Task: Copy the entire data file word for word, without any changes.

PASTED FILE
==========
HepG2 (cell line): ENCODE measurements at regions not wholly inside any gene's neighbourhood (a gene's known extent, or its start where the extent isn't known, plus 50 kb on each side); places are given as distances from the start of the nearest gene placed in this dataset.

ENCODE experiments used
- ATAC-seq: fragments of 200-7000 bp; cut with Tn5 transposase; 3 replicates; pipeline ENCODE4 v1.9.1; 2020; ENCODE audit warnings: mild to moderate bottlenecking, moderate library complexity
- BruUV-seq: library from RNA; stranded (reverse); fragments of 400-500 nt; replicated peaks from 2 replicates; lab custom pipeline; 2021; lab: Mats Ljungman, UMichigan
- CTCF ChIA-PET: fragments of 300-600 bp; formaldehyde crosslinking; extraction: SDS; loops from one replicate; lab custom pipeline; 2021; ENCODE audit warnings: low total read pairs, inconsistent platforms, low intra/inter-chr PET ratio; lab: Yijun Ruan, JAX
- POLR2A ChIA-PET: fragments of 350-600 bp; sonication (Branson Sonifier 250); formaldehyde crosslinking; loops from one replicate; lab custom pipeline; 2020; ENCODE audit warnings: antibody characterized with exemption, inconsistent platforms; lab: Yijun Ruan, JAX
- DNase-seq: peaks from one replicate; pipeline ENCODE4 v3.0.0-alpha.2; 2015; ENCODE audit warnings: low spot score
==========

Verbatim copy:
HepG2 (cell line): ENCODE measurements at regions not wholly inside any gene's neighbourhood (a gene's known extent, or its start where the extent isn't known, plus 50 kb on each side); places are given as distances from the start of the nearest gene placed in this dataset.

ENCODE experiments used
- ATAC-seq: fragments of 200-7000 bp; cut with Tn5 transposase; 3 replicates; pipeline ENCODE4 v1.9.1; 2020; ENCODE audit warnings: mild to moderate bottlenecking, moderate library complexity
- BruUV-seq: library from RNA; stranded (reverse); fragments of 400-500 nt; replicated peaks from 2 replicates; lab custom pipeline; 2021; lab: Mats Ljungman, UMichigan
- CTCF ChIA-PET: fragments of 300-600 bp; formaldehyde crosslinking; extraction: SDS; loops from one replicate; lab custom pipeline; 2021; ENCODE audit warnings: low total read pairs, inconsistent platforms, low intra/inter-chr PET ratio; lab: Yijun Ruan, JAX
- POLR2A ChIA-PET: fragments of 350-600 bp; sonication (Branson Sonifier 250); formaldehyde crosslinking; loops from one replicate; lab custom pipeline; 2020; ENCODE audit warnings: antibody characterized with exemption, inconsistent platforms; lab: Yijun Ruan, JAX
- DNase-seq: peaks from one replicate; pipeline ENCODE4 v3.0.0-alpha.2; 2015; ENCODE audit warnings: low spot score